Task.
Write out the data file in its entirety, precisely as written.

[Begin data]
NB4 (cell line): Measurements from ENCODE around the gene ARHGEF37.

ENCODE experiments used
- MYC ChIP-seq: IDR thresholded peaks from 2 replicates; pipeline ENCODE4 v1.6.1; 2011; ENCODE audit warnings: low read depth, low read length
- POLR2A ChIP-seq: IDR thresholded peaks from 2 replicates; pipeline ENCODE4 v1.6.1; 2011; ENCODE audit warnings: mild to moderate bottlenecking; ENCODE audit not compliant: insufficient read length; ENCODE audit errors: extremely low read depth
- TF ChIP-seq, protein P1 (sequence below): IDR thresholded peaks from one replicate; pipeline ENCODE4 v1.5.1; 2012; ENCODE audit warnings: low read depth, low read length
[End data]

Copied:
NB4 (cell line): Measurements from ENCODE around the gene ARHGEF37.

ENCODE experiments used
- MYC ChIP-seq: IDR thresholded peaks from 2 replicates; pipeline ENCODE4 v1.6.1; 2011; ENCODE audit warnings: low read depth, low read length
- POLR2A ChIP-seq: IDR thresholded peaks from 2 replicates; pipeline ENCODE4 v1.6.1; 2011; ENCODE audit warnings: mild to moderate bottlenecking; ENCODE audit not compliant: insufficient read length; ENCODE audit errors: extremely low read depth
- TF ChIP-seq, protein P1 (sequence below): IDR thresholded peaks from one replicate; pipeline ENCODE4 v1.5.1; 2012; ENCODE audit warnings: low read depth, low read length